Thousands of lives have been lost by the US and coalition forces in fighting the Taliban and restoring “democracy” in Afghanistan. Billions of dollars have been poured in from the world community to develop and rehabilitate the Afghan society and infrastructure. But still after a decade, a “smooth” transition is not in sight, besides the security and stability also gives a bleak picture. There seems to be a significant influence of Taliban or supporters of Taliban in Afghanistan, even a decade after US/Allies invasion the security situation is fragile and Afghan National Security Force seems quite inefficient in managing this threat.

All these situations are uncertain and unpredictable, but if this presidential election fails to ‘restore democracy’ and ‘unite Afghanistan’ then it means the core purpose of this decade long war lies in tatters. It seems that, the more Afghanistan’s election started well, the more they are ending badly. Apparently, it seems that problems and dilemmas will keep emerging in this Afghanistan’s troubled presidential election, as recently one of the main contenders accused a deputy of President Hamid Karzai of orchestrating fraud in favor of his rival. Just recently, the supporters of Abdullah Abdullah, released an audio recording they said was Vice President Mohammad KarimKhalili encouraging vote-rigging in favour of Ashraf Ghani, though Khalili’s and Ghani’s staff dismissed the recording as a fake. There are issues arising in the auditing of the votes and the agreement that was brokered by the US. Muhammad Mohaqeq, the Second Vice President of Abdullah Abdullah, has claimed that Ashraf GhaniAhmadzai’s campaign does not want to sign the agreement that was made between the two candidates over 22 days ago with the help of the U.S. and United Nations.

Already the assertions of massive fraud have overshadowed the outcome of the elections of the ‘first democratic transition of power in Afghanistan’s history’ just before the withdrawal of international troops later this year. The two candidates and their supporters have already started issuingconflicting statements and theblame game. Moreover, any further troubles may complicate the issue, ultimately resorting to hostility and further destabilization and division in the region.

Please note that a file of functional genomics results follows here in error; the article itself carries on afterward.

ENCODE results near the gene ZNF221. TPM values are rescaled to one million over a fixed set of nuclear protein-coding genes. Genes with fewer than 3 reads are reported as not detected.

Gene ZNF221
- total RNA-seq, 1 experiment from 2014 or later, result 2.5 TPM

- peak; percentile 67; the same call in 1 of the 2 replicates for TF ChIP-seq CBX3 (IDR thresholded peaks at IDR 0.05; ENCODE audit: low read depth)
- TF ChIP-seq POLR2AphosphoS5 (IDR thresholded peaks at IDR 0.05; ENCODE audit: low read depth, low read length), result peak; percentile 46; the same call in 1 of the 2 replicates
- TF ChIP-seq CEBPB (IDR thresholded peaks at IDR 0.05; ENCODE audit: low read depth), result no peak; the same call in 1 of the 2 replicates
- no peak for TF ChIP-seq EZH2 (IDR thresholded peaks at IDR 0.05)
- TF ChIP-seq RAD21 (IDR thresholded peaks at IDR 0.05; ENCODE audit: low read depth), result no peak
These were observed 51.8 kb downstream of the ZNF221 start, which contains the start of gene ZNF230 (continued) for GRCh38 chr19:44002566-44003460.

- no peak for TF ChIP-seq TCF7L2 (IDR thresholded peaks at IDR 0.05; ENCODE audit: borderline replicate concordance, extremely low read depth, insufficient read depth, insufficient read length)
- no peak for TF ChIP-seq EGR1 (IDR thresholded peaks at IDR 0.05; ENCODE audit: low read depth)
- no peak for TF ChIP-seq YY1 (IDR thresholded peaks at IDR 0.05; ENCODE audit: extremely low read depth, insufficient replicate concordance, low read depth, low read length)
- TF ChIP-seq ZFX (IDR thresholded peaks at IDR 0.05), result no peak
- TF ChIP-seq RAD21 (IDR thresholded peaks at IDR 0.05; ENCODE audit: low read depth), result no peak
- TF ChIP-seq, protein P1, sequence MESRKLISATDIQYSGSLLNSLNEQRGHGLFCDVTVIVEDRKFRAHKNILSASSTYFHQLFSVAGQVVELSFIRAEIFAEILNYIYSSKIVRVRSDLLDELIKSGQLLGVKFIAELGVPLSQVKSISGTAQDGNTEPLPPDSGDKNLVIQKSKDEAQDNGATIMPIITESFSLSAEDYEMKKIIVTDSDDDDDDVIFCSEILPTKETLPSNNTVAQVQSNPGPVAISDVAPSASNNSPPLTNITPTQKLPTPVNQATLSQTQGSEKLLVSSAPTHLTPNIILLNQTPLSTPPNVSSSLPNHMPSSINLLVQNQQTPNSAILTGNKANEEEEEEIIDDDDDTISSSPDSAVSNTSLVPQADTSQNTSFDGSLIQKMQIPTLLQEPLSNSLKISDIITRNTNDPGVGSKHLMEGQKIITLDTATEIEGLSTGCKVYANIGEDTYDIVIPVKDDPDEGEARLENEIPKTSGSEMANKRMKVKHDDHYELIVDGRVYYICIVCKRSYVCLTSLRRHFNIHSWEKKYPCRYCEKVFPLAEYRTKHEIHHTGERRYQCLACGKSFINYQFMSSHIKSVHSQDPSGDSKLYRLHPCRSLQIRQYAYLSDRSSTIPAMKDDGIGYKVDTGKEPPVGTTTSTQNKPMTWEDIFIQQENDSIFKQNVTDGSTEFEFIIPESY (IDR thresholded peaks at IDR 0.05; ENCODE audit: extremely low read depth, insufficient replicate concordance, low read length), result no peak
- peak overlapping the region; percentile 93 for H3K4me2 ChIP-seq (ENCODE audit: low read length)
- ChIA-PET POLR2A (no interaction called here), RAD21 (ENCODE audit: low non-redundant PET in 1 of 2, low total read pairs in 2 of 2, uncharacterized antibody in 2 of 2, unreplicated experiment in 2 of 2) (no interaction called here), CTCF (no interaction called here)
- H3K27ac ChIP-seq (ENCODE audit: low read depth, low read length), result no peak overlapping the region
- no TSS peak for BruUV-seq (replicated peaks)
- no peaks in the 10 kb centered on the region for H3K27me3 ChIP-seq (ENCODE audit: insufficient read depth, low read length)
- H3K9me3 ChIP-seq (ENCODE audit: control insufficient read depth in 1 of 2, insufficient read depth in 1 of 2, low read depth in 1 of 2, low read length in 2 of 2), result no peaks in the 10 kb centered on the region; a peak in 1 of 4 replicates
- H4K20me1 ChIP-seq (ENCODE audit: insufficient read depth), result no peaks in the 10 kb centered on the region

The “promised” democracy, for which US made huge investments and sacrificed thousands of lives, is not very likely if the results of presidential elections are not accepted by any of the candidate. At the moment, there is a lack of a sustainable system which can guarantee smooth, sustainable and peaceful Afghanistan. Thepresent situation is very fragile in every respect, and if an irresolvable conflict arises after the declaration of the final presidential results, then once again Afghanistan will have to go through another civil war, full of chaos, destruction and violence. One can argue that if the phase “Civil War’ arises, “restoring democracy” remains a promise and security and stability remains an ‘assurity’in Afghanistan then all that has been spent was wasted and US undeniably will lose the ‘basic purpose’ of invading Afghanistan after 9/11.

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is researcher and a regular contributor at PKKH. She is a Human Rights, Youth and a Peace Activist and has done her MPhil in ‘Peace and Conflict Studies’ from NDU. She can be reached at ms.fortress@gmail.com and she tweets at @battlehawk_

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  1. It is amazing that after all that Afganistan has been through that they should stumble on something as basic as running an honest election?….this process is nothing more than the people choosing their own leader through a ballot…why is it so difficult to accomplish in this country?..is dishonesty and falsehood endemic in this area?…the result of the election benefits only Afganistan and no one else…are the people so backward and barbaric that the simple process of individuals voting and counting those votes honestly is too sophisticated a concept for them to understand and perform correctly?..it is hard to believe….